Director: David Fincher
Writer: Steven Zaillian (Screenplay), Stieg Larsson (Novel)
Cast: Daniel Craig, Rooney Mara, Christopher Plummer, Robin Wright, Stellan Skarsgard
Facing a libel charge in what has become to be known as the Wennerstrom Affair, disgraced financial jounalist Mikael Blomkvist is hired by former industrial head Henrik Vanger to search for the killer of his long lost niece who mysteriously disappeared more than 40 years ago.
First off, to any of you who despise Hollywood for remaking foreign films, the remake of The Girl With the Dragon Tattoo stands as a prime example of why one should keep an open mind when it comes to cinema. All people tend to do is hear the title of a project and quickly dismiss it out of prejudice and bias/favour towards the original. What those same people fail to do is take into account of who is involved with the project, and not take an objective look at the remake or its original counterpart. Because of that, those very same people will miss out on what is a much more superior remake in this David Fincher helmed film, which is more of a faithful and true adaptation than a remake.
Not only is this film superior to the original in almost every way possible, it also stands out as one of the year’s best films. The very instance that David Fincher was announced as the director for this film, all doubt in my mind vanished as I knew this was sure to be a great film. Once again, David Fincher directs an astounding film and draws out so much material from the novel at such a great pace. Though some audience members may feel a bit irked by the quick cut-pace at the beginning, it’s fine in the grand scheme of things as he quickly sets up the foundation of the story.
The only other problem audiences may have is the split attention between the characters of Mikael Blomkvist and Lisbeth Salander in the first half of the film as they eagerly await the meeting and collaboration between one another. Though it doesn’t help the overall plot and storytelling of this film, it is a necessary step in establishing the events further down the line and the manner in which it is portrayed. Fincher’s version is much more faithful to the novel than the Swedish film.
Speaking of Lisbeth Salander, Rooney Mara gives an amazing performance in her portrayal of the incredibly written character. Though purists may detest the decision of Mara as Lisbeth solely for her body type not matching Lisbeth in the novel, she gives as great a performance as Noomi Rapace, if not better in the Fincher version. This is due to the fact that Steven Zaillian wrote a more consistent Lisbeth character for the film than his Swedish counterpart. Seeing Lisbeth’s transformation as a character has such a great payout for this film’s ending. It really comes off as a bit heartbreaking for Lisbeth, which is something Noomi Rapace was unable to do in the Swedish film due to that film’s changes from the source material.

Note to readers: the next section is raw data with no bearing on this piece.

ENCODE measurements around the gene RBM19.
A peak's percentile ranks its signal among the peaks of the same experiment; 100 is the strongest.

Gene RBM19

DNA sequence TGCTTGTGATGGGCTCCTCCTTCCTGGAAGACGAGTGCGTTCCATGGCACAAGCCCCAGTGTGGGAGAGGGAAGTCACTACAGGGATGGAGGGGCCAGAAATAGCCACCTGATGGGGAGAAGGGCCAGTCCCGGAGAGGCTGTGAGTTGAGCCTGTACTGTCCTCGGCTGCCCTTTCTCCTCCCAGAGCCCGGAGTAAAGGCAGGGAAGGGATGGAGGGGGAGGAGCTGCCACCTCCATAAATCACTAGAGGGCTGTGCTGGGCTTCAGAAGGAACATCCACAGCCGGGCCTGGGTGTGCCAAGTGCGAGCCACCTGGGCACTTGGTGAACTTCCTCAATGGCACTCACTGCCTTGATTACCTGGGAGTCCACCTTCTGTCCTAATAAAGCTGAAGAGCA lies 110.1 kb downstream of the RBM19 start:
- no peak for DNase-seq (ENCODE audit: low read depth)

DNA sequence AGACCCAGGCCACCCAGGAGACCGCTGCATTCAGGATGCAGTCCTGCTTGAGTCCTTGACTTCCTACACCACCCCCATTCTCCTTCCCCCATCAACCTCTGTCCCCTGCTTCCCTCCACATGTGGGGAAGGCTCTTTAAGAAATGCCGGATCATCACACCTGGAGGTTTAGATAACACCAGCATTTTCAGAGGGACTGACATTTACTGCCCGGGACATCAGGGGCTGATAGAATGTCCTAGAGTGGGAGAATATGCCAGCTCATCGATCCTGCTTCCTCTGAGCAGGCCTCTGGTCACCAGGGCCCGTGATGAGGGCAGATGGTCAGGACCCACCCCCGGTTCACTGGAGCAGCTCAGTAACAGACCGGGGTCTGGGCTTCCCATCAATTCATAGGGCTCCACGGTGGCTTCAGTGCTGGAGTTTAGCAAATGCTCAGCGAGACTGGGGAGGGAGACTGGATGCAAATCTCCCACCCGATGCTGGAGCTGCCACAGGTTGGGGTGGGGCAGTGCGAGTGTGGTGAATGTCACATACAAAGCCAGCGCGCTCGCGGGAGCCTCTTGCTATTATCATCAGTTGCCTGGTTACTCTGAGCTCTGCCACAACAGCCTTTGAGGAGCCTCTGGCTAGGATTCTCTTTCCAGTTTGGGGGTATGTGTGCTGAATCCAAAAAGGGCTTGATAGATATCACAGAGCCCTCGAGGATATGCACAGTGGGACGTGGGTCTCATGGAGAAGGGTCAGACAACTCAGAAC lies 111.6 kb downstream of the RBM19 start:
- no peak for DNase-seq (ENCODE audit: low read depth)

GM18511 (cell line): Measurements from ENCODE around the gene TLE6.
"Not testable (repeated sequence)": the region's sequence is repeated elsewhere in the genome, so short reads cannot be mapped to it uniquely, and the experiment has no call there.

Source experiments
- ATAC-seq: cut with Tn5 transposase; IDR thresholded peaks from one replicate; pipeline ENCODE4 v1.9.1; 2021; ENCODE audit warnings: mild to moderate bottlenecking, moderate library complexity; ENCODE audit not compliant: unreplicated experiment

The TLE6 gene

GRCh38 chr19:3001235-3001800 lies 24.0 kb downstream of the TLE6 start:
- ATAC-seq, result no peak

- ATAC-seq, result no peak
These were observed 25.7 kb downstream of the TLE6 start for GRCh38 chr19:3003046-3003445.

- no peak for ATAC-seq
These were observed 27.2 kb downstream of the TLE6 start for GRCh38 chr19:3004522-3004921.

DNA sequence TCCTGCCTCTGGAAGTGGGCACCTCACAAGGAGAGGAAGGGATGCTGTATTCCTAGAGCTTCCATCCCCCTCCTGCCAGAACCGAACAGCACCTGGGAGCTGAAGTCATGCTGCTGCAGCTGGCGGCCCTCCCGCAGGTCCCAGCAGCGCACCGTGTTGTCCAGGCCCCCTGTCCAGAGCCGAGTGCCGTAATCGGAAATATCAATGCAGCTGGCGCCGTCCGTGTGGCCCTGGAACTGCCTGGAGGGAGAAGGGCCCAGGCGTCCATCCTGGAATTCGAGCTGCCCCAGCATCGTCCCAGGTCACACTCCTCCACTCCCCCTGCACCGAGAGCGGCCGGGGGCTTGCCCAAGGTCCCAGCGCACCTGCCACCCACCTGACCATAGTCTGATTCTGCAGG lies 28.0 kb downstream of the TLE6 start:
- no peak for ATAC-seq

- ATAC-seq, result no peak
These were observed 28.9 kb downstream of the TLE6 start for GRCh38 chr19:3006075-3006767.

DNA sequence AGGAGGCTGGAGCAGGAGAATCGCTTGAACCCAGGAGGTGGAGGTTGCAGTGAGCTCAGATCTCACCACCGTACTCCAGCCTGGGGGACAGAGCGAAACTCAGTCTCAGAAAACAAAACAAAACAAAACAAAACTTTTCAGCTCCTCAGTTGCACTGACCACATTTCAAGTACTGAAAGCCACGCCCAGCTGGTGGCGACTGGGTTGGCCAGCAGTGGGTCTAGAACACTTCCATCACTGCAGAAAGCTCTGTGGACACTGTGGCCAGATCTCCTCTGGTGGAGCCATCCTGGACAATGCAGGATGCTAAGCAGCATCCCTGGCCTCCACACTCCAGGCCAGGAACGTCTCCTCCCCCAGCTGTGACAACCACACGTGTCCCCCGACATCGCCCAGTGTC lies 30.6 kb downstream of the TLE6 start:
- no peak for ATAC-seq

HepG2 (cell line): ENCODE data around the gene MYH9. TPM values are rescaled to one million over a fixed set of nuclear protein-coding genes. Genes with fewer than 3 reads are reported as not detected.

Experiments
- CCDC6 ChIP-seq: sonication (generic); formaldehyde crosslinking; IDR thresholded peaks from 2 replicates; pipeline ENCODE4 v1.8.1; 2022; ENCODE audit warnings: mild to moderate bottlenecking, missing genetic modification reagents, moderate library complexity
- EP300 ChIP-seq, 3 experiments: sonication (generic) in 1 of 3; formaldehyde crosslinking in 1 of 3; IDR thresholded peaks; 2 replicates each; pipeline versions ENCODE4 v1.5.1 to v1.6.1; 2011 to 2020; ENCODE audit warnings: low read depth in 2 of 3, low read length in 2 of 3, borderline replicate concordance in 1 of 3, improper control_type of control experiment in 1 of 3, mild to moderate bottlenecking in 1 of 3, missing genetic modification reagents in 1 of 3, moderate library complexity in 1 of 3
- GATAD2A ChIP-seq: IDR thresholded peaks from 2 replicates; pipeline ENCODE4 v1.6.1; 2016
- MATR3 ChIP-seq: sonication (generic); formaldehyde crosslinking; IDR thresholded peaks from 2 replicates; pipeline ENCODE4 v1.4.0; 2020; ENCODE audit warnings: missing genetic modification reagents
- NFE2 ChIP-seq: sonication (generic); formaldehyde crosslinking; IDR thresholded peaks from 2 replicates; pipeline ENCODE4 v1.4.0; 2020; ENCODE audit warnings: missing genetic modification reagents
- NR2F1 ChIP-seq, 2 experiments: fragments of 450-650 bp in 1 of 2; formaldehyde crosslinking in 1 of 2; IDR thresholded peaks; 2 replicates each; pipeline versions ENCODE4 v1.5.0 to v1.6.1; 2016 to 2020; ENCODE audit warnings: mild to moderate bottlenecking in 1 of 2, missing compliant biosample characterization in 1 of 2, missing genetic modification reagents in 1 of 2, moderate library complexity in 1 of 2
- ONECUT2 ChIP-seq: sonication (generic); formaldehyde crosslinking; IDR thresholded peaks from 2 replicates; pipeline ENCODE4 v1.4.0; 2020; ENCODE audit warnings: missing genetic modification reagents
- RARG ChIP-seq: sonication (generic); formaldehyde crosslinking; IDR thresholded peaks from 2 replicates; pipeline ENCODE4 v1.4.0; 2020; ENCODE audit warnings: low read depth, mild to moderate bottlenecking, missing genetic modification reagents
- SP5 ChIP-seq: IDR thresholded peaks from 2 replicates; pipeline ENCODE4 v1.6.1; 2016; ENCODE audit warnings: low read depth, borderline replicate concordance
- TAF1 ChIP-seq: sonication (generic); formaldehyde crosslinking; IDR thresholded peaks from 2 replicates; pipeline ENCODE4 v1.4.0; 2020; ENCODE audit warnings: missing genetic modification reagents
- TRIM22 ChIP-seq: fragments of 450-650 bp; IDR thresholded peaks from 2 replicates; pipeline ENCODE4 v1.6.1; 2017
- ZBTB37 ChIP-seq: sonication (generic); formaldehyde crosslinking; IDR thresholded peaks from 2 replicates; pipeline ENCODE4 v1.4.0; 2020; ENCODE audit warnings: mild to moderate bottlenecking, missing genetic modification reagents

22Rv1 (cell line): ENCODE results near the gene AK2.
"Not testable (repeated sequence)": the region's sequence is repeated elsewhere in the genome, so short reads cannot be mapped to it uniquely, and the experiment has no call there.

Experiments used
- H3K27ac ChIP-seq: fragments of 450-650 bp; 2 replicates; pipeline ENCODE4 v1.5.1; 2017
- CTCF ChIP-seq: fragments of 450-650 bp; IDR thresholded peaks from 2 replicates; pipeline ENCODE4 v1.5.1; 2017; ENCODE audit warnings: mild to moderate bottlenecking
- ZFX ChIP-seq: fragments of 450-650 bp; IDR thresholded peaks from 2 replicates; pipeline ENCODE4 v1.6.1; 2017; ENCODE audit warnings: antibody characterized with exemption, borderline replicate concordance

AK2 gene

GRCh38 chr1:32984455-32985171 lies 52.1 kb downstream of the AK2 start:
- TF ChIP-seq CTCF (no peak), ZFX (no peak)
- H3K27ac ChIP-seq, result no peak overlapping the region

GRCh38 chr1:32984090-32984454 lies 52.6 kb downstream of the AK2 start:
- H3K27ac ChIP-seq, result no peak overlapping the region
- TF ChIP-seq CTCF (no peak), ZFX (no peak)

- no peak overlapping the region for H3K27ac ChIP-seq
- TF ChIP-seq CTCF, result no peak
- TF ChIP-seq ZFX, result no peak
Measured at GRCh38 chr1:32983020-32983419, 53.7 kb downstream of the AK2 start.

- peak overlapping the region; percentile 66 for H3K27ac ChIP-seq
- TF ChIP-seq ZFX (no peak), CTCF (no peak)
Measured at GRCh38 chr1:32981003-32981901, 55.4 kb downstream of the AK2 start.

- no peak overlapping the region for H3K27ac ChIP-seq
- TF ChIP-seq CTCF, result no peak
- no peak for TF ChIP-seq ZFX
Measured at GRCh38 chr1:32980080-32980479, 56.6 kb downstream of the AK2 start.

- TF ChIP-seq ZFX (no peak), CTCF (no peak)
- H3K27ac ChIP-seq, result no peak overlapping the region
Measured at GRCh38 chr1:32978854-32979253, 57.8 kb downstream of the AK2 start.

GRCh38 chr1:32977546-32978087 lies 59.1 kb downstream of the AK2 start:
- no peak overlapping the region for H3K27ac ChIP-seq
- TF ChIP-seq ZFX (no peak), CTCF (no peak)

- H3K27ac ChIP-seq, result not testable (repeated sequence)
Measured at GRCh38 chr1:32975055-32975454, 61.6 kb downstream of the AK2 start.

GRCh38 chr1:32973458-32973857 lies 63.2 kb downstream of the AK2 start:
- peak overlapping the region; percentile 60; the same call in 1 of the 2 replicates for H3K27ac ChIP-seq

Although Lisbeth steals the attention of audiences whenever she appears on screen, Daniel Craig give as good a performance. Knowing first hand how his character is in the novels, Daniel Craig comes off as a really convincing Blomkvist. He suits the look and his performance was much better than Michael Nyqvist. However, what really sells his performance in the film is how he and Rooney Mara are able to play off each other. I just never felt the connection between Nyqvist and Rapace compared to the connection between Craig and Mara.
Acting and directing aside, the musical soundtrack composed by Trent Reznor and Atticus Ross is bar far one of the year’s best film soundtracks as it perfectly sets the atmosphere and mood for the movie. This is the second collaboration between Fincher and Reznor; they’re quickly becoming a dynamic duo for dark films. I’d love to see them continue working together on future projects once they finish the Millennium Trilogy.
Now you can’t talk about The Girl With the Dragon Tattoo without mentioning its rape scene. It’s the most crucial point that sets up the events for the next two books/films and I felt it was handled fairly well. It isn’t too graphic to the point where it would come off as pornographic, yet much like the Swedish version I felt it lacked the emotional impact that I’m supposed to feel. Yes, Lisbeth gets beaten, strangled and raped, but it never got to the point where it made me truly feel hate for Nils Bjurmann. Because of that, the payoff for her revenge didn’t resonate in me as much as I would’ve wanted it to.
There really isn’t a lot left to say about this amazing film. Fincher’s version does get to wrap up every aspect of this story including the Wennestrom Affair, which was only lightly touched upon in the Swedish version. Wrapping up the Wennerstrom Affair does a lot more justice to Blomkvist’s character because it provides closure to his motivations for taking up Henrik Vanger’s job, which is something that was never sold to me with Nyqvist’s Blomkvist.
Overall, this is one of the year’s best films and is a must watch, especially for those who are fans of the Stieg Larsson novels.
GO Rating: 4.5/5
And the best of the two is without a doubt David Fincher’s adaptation.